The same applies to other products such as meat, cheese and, especially important at Easter, eggs. If you buy these regionally, you not only relieve the burden on the environment, but also directly support the farmers and traders in your neighbourhood. You are also welcome to talk about this: Your guests will also be interested in knowing where your products come from. 

Calculate your needs

We all know that a wide, varied range of food is expected, especially at brunch. Nevertheless, you should bear in mind: per meal, one calculates a food quantity between 600 and 1,000 grams for adults. Men eat a little more, women a little less. Children eat an average of only 400 grams. Just because two meals are combined at brunch doesn’t mean you have to keep twice as much on hand. 

Ideally, you should ask for a reservation for brunch anyway so you know the approximate number of people to expect. If your guests book by phone, there is nothing wrong with asking who is coming. Are there more men? Will there be children? With this information, you can better estimate how much food you need to prepare. 

Even the usual reserve of 30 percent does not necessarily have to be adhered to. Honestly, it’s always far too much! Try 15 or 20 percent as a reserve. That will significantly reduce your food waste!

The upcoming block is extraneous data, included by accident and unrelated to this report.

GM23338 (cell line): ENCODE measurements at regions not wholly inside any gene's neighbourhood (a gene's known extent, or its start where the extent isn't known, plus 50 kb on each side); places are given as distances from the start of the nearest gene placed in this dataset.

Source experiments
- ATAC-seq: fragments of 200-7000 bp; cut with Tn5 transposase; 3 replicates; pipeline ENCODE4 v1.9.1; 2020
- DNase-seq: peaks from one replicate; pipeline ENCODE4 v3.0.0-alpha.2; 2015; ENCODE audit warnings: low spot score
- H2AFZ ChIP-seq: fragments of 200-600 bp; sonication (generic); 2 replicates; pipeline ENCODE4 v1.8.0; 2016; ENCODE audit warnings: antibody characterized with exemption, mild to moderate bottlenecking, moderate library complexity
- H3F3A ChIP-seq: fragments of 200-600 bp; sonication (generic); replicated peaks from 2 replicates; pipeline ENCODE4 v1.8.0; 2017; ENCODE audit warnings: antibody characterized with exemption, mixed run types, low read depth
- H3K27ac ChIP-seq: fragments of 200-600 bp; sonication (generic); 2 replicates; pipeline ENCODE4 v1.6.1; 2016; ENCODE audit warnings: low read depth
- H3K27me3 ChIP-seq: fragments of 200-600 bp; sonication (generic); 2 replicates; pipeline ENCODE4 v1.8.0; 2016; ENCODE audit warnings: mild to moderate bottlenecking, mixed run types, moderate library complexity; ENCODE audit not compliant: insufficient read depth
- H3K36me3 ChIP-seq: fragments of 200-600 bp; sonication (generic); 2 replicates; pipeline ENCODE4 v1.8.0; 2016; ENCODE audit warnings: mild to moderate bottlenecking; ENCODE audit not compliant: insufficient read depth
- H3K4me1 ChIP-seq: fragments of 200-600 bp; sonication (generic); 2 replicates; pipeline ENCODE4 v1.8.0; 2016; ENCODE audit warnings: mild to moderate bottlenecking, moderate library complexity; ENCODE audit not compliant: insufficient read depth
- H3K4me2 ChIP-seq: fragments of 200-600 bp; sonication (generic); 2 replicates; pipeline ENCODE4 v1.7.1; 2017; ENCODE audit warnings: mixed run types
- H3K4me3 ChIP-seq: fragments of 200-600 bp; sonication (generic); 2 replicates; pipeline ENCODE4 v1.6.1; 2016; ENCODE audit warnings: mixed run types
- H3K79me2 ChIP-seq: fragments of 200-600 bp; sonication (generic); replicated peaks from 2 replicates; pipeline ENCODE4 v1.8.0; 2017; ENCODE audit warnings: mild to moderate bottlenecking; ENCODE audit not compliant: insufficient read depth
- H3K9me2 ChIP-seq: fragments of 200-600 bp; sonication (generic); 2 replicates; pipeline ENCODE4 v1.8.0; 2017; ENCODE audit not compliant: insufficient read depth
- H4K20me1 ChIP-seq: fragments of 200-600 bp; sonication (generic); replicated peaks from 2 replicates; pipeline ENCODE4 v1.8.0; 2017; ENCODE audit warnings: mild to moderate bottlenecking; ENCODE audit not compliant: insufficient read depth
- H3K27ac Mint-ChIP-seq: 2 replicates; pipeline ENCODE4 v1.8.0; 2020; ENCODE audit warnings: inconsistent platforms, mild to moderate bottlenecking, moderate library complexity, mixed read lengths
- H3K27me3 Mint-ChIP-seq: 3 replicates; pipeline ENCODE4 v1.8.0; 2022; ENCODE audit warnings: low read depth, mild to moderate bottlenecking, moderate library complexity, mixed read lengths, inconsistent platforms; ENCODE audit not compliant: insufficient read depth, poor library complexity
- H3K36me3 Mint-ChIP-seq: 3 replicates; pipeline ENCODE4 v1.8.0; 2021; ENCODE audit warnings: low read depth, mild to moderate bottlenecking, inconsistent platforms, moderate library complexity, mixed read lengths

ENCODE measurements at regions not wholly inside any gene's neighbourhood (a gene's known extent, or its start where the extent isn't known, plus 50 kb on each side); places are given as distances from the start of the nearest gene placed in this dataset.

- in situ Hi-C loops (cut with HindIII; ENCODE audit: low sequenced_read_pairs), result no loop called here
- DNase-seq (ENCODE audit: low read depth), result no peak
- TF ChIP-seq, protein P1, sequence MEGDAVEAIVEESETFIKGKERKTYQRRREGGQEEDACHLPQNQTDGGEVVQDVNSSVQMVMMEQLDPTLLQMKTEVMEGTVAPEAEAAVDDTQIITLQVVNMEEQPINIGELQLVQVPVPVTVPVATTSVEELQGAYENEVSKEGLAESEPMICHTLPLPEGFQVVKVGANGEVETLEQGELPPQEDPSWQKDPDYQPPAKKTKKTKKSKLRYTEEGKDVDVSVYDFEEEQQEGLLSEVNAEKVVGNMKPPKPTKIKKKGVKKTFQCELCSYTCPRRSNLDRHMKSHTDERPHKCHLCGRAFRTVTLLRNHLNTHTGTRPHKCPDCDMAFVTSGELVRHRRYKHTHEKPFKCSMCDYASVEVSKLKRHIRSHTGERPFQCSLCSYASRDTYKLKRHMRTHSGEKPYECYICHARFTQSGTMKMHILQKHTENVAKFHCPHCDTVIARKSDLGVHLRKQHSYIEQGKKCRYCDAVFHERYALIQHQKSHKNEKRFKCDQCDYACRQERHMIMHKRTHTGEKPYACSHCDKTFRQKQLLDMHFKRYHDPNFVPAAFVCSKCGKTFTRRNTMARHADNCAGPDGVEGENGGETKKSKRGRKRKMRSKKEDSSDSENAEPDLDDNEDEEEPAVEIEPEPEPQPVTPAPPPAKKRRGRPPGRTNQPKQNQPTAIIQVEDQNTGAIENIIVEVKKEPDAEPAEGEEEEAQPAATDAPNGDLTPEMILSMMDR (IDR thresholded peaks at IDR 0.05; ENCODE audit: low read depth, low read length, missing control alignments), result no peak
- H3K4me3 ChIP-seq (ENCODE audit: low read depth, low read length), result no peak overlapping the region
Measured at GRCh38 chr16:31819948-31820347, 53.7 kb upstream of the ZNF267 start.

We all know that a wide, varied range of food is expected, especially at brunch. Nevertheless, you should bear in mind: per meal, one calculates a food quantity between 600 and 1,000 grams for adults. Men eat a little more, women a little less. Children eat an average of only 400 grams. Just because two meals are combined at brunch doesn’t mean you have to keep twice as much on hand. 

Ideally, you should ask for a reservation for brunch anyway so you know the approximate number of people to expect. If your guests book by phone, there is nothing wrong with asking who is coming. Are there more men? Will there be children? With this information, you can better estimate how much food you need to prepare.